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Sibshops for Siblings of Children with Special Health and Developmental Needs

Seattle Children's Sibshops are lively, pedal-to-the-metal, award-winning celebrations of the many contributions made by brothers and sisters of kids with special needs. Sibshops acknowledge that being the brother or sister of a person with special needs is for some a good thing, others a not-so-good thing, and for many, somewhere in between. They reflect a belief that brothers and sisters have much to offer one another – if they are given a chance.

The Sibshop model mixes information and discussion activities with new games (designed to be unique, offbeat and appealing to a wide ability range) and special guests. There are currently more than 200 Sibshops across the United States, Canada and elsewhere. All are modeled after Children's Seattle-area Sibshops! To learn where else in the world you can find a Sibshop, visit the Sibling Support Project, a national program dedicated to the concerns of brothers and sisters of people with special needs. 

Sibshops for Siblings of Kids with Special Health and Development Needs includes, but is not limited to, diabetes, cancer, cystic fibrosis, muscular dystrophy and heart, kidney, liver, gastrointestinal or lung disease, autism, cerebral palsy, Down Syndrome, ADHD and spina bifida.

Classes in March and May are for siblings age 6 to 9. Classes in April and June are for siblings age 10 to 13.

Please call Sibshops registration at 206-987-4133 or email with questions.

Classes fill up quickly. All dates may not be available. Click the "Register" button below to check class availability.


Frequently Asked Questions

What are Sibshops?

When a child becomes ill, the entire family is affected. Sibshops provide support and guidance to siblings of children with special medical or developmental needs. Siblings are encouraged to share the challenges and celebrate the joys with brothers and sisters in similar situations.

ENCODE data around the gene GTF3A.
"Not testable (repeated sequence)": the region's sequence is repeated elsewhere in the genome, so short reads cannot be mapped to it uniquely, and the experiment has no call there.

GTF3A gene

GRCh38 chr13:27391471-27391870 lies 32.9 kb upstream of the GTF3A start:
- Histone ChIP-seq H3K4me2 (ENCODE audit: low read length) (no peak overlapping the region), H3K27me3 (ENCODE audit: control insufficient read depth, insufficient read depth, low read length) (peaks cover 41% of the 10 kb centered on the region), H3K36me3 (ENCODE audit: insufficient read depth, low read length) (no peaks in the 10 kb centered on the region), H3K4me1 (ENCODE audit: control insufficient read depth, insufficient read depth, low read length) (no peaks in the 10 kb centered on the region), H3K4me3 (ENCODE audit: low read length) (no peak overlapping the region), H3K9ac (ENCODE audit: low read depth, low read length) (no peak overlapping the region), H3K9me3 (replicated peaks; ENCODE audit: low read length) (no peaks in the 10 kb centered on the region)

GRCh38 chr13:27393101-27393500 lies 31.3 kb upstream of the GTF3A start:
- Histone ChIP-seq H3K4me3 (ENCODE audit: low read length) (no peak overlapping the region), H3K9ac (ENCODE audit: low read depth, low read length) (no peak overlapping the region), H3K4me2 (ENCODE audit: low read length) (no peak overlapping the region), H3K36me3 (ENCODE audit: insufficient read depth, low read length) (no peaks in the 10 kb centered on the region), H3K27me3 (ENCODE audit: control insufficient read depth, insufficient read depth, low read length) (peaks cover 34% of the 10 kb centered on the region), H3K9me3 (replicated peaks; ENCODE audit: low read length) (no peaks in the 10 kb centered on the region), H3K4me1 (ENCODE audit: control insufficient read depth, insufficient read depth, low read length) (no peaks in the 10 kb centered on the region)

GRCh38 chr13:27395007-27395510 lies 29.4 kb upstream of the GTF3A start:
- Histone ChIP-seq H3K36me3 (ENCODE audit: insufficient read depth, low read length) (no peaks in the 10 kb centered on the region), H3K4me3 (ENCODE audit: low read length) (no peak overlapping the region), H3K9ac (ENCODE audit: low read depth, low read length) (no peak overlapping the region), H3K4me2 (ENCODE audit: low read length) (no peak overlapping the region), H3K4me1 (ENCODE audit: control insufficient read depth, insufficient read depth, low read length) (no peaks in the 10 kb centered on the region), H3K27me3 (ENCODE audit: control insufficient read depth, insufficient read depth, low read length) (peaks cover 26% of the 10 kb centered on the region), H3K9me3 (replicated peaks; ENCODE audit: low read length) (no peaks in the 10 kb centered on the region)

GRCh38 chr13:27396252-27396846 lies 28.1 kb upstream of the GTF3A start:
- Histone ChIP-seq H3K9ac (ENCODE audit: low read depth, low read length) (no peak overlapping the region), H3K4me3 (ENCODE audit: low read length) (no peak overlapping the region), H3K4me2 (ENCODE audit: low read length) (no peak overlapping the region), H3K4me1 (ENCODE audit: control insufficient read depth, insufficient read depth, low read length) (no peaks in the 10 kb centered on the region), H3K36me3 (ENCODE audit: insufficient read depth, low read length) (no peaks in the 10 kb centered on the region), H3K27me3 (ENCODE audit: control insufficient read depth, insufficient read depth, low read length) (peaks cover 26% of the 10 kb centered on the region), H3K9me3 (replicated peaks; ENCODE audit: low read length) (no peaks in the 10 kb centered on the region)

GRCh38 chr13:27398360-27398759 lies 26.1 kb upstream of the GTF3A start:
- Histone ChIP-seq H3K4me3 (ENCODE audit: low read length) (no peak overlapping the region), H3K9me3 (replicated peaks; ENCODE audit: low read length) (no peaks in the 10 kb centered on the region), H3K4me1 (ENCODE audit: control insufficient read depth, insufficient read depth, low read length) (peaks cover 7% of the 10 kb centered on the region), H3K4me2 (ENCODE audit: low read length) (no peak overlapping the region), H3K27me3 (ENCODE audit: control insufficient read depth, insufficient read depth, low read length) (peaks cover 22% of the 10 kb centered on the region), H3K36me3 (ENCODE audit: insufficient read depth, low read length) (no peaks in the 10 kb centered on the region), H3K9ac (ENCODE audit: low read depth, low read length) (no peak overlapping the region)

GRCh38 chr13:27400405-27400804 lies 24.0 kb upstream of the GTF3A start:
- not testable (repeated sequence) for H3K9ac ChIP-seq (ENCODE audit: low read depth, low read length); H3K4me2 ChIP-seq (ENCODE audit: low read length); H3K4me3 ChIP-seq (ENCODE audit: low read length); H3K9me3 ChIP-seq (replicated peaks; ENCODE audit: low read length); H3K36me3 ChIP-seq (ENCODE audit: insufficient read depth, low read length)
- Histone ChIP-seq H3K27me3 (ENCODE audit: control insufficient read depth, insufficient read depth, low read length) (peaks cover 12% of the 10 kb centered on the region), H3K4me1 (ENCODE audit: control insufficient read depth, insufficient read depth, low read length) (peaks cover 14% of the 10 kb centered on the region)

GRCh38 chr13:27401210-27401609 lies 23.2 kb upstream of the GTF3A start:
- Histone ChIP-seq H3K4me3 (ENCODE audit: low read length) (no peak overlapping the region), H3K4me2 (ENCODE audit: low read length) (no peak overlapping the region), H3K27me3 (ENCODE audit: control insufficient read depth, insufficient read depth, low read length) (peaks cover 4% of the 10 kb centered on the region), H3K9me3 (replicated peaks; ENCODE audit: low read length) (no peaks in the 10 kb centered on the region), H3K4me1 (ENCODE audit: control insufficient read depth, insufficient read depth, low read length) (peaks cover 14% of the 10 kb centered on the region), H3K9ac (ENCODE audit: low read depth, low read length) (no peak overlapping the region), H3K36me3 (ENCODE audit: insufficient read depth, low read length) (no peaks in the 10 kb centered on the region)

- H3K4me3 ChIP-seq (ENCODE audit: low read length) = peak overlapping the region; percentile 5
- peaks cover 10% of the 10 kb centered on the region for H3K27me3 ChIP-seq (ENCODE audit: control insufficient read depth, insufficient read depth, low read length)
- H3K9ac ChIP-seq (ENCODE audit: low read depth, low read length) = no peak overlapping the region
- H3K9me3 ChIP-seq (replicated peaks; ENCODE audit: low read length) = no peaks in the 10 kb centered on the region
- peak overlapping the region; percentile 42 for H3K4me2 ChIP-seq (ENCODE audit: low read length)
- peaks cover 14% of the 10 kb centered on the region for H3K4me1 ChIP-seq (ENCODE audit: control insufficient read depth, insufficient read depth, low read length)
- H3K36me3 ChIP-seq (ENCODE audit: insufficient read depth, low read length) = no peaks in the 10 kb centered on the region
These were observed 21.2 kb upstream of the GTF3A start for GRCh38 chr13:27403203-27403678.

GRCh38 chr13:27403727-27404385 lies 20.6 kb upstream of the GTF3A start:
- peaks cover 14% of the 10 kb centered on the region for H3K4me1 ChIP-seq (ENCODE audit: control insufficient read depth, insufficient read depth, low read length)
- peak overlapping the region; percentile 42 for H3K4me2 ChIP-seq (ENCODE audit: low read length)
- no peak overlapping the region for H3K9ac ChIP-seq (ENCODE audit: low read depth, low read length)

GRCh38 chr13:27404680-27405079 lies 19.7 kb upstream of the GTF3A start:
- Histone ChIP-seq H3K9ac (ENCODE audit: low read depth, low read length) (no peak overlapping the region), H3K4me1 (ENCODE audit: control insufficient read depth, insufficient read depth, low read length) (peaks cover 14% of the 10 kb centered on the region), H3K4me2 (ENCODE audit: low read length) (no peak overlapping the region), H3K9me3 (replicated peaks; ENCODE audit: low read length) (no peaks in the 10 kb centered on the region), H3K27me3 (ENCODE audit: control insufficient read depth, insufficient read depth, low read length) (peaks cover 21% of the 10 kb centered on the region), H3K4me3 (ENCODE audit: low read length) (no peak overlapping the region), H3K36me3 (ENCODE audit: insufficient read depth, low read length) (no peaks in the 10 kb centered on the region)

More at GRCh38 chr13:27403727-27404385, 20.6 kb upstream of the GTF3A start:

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Who runs Sibshops?

Sibshops are run by a team of people who have professional and, in some cases, personal understanding of the impact a child's illness or disability can have on family members.  Equally important, they all have great kid skills! Both Sibshops sometimes have “junior facilitators” who are sibs in their later teen years. Cathy Harrison, child life specialist, and Lina Lewis, senior program coordinator, coordinate both Sibshops teams.


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Who facilitates Sibshops for siblings of kids with special developmental and learning needs?

We have a fabulous team of facilitators. Ariane Gauvreau (psychology graduate with a master’s in special education and adult sib of a young man with mental health issues), Autumn Rusch (playroom coordinator at Seattle Children’s with a BA in education and former transplant patient) and Tricia Bertsch (playroom coordinator at Seattle Children’s with a master’s in teaching and parent of a medically complex child) will be joined by very dedicated Sibshop volunteers.


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Who facilitates Sibshops for siblings of kids with special health needs and/or developmental concerns?

Our team of facilitators include Maricel Floresca (social worker for Rheumatology and Gastroenterology at Seattle Children’s), Ursala Schwenn (playroom coordinator at Seattle Children’s and research coordinator with the UW School of Nursing, also adult sibling of a sister with learning disabilities) and Mary Klump (playroom coordinator at Seattle Children’s). Wonderfully dedicated volunteers will assist them.


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Who do we thank?

Our Sibshops are made possible by generous sponsors like JoAnne and Alan Holt, the Vorhis H. Edwards Endowment for Sibling Support, the William A. and Betty Anne Nyberg Endowment for Sibling Support, registration fees and your generous financial support.


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Summer 2014: Good Growing Newsletter

In This Issue

  • Understanding the Power and Influence of Role Models
  • Legal Marijuana Means Greater Poisoning Risks for Children
  • Why Choose Pediatric Emergency Care?

Download Summer 2014 (PDF)

Read the Teenology 101 Blog

The Teenology 101 blog is a guide for parents and caregivers raising teenagers, written by experts from our department of adolescent medicine.